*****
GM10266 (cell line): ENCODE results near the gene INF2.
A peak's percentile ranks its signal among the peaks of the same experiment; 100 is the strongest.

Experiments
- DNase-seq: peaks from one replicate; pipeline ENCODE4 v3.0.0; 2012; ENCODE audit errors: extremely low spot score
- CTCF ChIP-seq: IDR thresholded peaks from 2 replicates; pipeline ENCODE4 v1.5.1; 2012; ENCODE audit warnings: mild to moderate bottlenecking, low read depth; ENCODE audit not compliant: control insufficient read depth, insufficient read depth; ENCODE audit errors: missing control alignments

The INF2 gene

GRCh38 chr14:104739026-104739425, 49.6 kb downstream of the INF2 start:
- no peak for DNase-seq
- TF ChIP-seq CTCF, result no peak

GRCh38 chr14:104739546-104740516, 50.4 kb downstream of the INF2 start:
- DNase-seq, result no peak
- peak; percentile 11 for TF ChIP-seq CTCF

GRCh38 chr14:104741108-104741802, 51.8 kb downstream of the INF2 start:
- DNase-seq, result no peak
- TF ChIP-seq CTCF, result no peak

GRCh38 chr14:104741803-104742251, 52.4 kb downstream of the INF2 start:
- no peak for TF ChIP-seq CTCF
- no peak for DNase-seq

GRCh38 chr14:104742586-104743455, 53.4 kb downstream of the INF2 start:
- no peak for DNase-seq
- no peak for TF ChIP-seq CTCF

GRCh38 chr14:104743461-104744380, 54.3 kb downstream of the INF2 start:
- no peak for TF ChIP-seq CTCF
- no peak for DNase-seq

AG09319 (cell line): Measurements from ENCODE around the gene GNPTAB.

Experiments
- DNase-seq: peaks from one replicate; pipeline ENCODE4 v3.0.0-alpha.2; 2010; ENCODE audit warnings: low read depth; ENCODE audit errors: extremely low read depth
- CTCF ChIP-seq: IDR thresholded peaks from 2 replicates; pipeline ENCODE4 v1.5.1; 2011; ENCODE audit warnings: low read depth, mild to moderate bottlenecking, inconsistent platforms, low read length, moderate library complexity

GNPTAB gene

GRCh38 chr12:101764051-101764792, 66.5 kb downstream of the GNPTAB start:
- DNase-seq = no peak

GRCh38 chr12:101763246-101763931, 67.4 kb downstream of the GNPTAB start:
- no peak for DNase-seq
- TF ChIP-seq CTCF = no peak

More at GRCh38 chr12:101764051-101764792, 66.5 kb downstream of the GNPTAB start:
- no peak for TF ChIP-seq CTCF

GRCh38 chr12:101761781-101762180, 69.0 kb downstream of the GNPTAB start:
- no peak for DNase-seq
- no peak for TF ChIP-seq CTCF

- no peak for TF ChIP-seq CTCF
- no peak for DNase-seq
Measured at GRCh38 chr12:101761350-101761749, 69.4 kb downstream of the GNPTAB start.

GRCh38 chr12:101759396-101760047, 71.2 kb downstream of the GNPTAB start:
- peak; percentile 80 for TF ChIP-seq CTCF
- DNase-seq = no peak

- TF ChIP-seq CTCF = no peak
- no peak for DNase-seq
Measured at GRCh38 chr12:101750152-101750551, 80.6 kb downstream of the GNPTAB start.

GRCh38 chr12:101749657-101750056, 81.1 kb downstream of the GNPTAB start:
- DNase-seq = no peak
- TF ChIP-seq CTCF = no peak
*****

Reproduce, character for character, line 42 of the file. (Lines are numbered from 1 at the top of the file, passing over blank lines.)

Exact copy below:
Measured at GRCh38 chr12:101761350-101761749, 69.4 kb downstream of the GNPTAB start.